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Thread: GPS in fell races

  1. #71
    Master Travs's Avatar
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    It does say they can be carried for safety, but not used competitively.

    I have my doubts how this can be policed, but will certainly respect the wishes of the organisers.

  2. #72
    Senior Member RaceTheSweeper's Avatar
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    Quote Originally Posted by Travs View Post
    On this subject, I received confirmation of entry to Ennerdale this morning, and interesting to note that in CFRA races (Ennerdale, Wasdale, Scafell Pike), the use of GPS has been specifically prohibited in the race rules...
    We are totally made up about this. Well done CFRA on making this decision. Hopefully now that one of the big boys have gone down this route the rest will follow.
    Us little boys at the "Litton Christmas Cracker" intend to follow suit ;-)
    Last edited by RaceTheSweeper; 07-05-2018 at 08:33 PM.

  3. #73
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    What has been prohibited? Use for navigating or wearing to record? - I always wear and turn on my GPS, but do not use it for route finding - in fact it will not store a route except "live" in the take me back the way I have come sense, and it will point at a stored location "as the crow flies". It can be used as a compass, but it is more fuss than an actual compass.

    Unfortunately people may cheat - and when the clag is down it will make a huge difference - as will having been shown the route to the inch by an expert. Is this going to be prohibited as well?

  4. #74
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    I would imagine using to record would be ok, but i'm not the organiser... i guess any specific queries should be directed to them.

    I carried a hand-held GPS unit in my pack at the weekend, simply to record the route i took (there were a couple of sections where route choice is vital), so that i could then look at the route i took, against an OS map. when i got home.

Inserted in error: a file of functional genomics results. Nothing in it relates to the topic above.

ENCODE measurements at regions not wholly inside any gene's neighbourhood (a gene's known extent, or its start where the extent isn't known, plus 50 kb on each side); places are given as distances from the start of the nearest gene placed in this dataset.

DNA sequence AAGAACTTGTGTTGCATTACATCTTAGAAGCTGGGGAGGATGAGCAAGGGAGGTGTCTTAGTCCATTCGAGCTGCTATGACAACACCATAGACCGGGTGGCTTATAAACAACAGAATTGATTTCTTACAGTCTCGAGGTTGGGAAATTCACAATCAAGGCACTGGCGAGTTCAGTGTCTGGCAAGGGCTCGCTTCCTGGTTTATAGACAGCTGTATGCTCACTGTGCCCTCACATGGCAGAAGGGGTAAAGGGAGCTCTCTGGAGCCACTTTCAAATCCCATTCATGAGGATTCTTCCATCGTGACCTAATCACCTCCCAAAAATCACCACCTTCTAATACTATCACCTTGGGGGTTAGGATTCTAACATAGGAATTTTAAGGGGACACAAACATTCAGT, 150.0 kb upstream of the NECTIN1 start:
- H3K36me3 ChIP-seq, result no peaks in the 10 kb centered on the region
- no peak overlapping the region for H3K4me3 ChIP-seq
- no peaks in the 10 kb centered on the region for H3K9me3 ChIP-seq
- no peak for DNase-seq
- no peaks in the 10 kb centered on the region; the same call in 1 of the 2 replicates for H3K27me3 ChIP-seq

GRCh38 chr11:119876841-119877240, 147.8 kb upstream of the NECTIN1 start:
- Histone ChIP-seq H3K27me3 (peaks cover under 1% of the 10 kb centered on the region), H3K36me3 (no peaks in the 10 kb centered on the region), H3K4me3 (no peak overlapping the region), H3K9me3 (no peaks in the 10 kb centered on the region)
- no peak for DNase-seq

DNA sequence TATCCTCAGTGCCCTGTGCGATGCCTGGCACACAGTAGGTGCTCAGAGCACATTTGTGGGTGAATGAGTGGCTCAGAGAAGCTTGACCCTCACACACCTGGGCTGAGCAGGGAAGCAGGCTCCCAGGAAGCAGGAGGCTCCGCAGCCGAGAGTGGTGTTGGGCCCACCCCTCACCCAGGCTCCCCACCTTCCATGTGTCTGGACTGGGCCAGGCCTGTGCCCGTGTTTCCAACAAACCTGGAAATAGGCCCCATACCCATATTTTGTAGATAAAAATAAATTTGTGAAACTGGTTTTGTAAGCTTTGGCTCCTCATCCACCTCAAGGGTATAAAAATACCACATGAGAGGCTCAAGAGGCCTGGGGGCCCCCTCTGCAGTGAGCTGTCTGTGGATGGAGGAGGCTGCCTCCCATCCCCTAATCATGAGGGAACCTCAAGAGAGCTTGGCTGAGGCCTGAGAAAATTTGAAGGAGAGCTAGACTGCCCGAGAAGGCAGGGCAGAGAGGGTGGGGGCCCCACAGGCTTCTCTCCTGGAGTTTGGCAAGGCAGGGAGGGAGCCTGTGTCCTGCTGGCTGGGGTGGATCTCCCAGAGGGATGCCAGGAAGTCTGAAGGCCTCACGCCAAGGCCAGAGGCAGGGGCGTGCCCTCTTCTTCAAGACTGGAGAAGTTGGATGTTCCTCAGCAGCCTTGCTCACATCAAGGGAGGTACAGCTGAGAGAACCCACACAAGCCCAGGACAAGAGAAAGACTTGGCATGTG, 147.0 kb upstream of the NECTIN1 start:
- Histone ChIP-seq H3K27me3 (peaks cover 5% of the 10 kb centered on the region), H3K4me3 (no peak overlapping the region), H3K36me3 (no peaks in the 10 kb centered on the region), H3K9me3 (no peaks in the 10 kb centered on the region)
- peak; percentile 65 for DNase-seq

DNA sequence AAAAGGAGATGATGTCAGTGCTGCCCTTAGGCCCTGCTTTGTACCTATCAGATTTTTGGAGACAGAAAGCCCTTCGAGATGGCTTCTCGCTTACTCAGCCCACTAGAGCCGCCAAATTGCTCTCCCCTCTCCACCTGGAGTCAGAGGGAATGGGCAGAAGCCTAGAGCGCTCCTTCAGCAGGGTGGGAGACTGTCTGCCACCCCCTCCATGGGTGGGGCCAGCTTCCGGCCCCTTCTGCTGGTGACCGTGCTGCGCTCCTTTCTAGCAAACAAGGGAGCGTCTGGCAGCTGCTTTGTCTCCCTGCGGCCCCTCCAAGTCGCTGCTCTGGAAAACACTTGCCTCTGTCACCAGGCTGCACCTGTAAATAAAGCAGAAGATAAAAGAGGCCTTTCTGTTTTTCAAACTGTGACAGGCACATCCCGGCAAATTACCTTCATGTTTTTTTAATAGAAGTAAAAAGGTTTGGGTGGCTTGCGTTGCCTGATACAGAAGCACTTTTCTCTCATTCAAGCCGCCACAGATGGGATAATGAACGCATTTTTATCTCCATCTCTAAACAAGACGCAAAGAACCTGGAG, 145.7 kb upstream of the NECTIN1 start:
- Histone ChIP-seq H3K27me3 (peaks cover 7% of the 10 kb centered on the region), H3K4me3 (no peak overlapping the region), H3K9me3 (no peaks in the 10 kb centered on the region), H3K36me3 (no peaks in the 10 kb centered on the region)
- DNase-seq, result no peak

Found it very interesting to review, although agree with the majority view that if i had been reliant on it for navigation, it would certainly have slowed me down, as i was nearer the 'sharp end' of the race. although having now done the race twice (and this year managed to actually run vaguely in the correct direction for most of it), i'd quite happily run the course again off memory. And it was a 2.5 hour race, so if i am capable of getting round an 'AL' off memory, after 3 years of fell running, i do doubt if GPS really is going to be such a "game changer" fr those at the front end of big races, who have been racng and recceing routes for years...

  5. #75
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    Seems like a sensible approach from CFRA.
    I don't see there being any major issues with policing. On the whole, fell runners are an ethical bunch and don't have any problem pointing out anyone who is abusing the regulations. I remember one poor soul who attempted to run Kentmere horseshoe with his number pinned to his backpack shortly after the rules were tightened in this respect. He got no end of abuse and sheepishly moved his number to prevent further ridicule.
    I guess the only problem is distinguishing people using a device solely for recording and not navigation but if it is made to be seen as unethical or preferably prohibited then I would have thought the majority would self enforce it.

  6. #76
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    I cannot see how recceing a route, whether alone or with someone with local knowledge, can be compared to using a Global Positioning System to navigate that route in the heat of a race whatever the conditions.

    There are plenty of devices around that record information during an activity that can be downloaded later but do not assist in the navigation of the route.